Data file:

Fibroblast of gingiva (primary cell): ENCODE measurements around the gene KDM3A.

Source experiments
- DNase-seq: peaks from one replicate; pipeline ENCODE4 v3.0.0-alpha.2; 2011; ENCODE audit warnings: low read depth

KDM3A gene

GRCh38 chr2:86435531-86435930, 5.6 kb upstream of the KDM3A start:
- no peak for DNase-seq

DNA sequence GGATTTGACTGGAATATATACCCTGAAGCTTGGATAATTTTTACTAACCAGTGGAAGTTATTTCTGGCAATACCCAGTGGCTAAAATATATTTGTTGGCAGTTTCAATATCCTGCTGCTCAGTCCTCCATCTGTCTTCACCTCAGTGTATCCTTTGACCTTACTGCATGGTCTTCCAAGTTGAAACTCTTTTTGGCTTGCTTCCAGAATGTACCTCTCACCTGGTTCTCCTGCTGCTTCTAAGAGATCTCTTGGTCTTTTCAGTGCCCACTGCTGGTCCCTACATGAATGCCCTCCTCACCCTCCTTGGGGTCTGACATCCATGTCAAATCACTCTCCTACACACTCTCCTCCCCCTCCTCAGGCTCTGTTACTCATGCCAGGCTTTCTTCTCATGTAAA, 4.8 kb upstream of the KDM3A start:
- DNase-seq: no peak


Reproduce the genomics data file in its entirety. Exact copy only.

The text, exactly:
Fibroblast of gingiva (primary cell): ENCODE measurements around the gene KDM3A.

Source experiments
- DNase-seq: peaks from one replicate; pipeline ENCODE4 v3.0.0-alpha.2; 2011; ENCODE audit warnings: low read depth

KDM3A gene

GRCh38 chr2:86435531-86435930, 5.6 kb upstream of the KDM3A start:
- no peak for DNase-seq

DNA sequence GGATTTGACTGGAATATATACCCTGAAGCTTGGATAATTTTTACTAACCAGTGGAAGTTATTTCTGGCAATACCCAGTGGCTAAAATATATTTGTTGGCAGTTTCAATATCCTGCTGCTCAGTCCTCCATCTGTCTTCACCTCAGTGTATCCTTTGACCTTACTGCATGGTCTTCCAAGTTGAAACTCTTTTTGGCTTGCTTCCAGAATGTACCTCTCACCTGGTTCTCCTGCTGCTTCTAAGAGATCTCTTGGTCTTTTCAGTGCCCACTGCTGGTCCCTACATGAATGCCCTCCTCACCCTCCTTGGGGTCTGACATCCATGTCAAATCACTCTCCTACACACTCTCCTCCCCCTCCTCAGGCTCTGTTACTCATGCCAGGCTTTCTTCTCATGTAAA, 4.8 kb upstream of the KDM3A start:
- DNase-seq: no peak